Is eating disorder treatment covered by health insurance? Probably not
In a country where getting health insurance is difficult enough, it's hard to be picky about your plan.
But our nation's growing trend of eating disorders suggests that health care providers ought to rethink what kind of coverage they offer--and how they classify diseases like anorexia and bulimia. A recent report by Kaiser Health News sheds light on a problem most insurers all too often ignore: helping people who truly need it.
Lack of coverage can be life-threatening
According to the Eating Disorders Coalition (EDC), about 14 million people suffer from some type of eating disorder. The treatment of these types of conditions is often complex--both mental and physical health services are often needed, as well as things like nutritional counseling and ongoing outpatient support.
And as insurance prices continue to skyrocket, the EDC notes that about 97 percent of eating disorder specialists believe their patients are put in "life-threatening" situations due to lack of access to care. "Exclusion of eating disorders is all too common on the part of insurers seeking to limit interventions deemed non-essential," the EDC wrote in a letter to federal officials last year.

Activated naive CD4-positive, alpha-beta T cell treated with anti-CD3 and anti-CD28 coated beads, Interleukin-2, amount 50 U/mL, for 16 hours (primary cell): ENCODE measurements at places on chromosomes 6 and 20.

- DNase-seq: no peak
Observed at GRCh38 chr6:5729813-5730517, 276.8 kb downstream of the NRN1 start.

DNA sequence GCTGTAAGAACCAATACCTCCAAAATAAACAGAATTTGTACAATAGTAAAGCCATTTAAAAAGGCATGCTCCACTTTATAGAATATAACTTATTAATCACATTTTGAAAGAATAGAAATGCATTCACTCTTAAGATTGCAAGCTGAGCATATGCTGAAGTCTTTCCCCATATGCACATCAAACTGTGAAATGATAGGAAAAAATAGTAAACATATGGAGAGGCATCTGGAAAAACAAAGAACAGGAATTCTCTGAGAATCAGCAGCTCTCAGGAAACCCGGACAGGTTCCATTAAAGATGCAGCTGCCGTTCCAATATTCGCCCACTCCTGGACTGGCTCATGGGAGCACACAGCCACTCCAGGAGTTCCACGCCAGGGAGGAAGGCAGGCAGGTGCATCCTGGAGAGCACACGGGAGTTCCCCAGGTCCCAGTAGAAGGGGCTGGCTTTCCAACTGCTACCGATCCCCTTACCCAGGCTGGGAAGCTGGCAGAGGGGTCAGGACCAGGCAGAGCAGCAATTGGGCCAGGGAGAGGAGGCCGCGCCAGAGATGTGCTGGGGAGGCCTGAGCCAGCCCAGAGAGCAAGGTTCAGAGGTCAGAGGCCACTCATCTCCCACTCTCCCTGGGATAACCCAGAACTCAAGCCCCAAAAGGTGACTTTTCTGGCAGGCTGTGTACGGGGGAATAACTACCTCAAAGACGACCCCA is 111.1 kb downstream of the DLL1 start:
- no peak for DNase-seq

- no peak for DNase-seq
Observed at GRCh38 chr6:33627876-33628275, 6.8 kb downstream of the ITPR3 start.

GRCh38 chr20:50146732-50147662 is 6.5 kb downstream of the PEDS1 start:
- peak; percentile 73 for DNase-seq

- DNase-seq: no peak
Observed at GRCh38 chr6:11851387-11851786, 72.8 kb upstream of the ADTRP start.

"Despite being biologically based mental illnesses with potentially severe physical health ramifications, including death, eating disorders are all too often found on lists of benefit exclusions."
Insurers say lack of research is the problem
According to insurers, however, they are not the ones to blame. Susan Pisano, a spokeswoman for America’s Health Insurance Plans, notes that there is not sufficient research about the nature of treating eating disorders. This lack of evidence, says Pisano, is what impedes insurance companies from being able to change coverage specifications about this type of care. "For diabetes you have the physical aspects that are treated and then you have behavioral issues addressed as well," she said, citing exercise and courses on better nutrition as examples.
"But for eating disorders, there’s a lack of evidence for what works and what doesn't work."
And while patients with good health insurance coverage might initially benefit from several different treatment therapies, most end up relapsing because a key component of a well-rounded recovery process is not available to them under an insurance plan, such as meeting with a dietitian for nutritional counseling.
Even worse is the common misconception that, like alcoholism or other mental health problems, an eating disorder is simply the result of a lack of willpower or personal control.
"People think: 'Just tell her to eat,' or 'Tell her to stop eating,' or 'Go on a diet,'" said one patient. "They don’t realize that this is a serious mental health issue."
Source: Kaiser Health News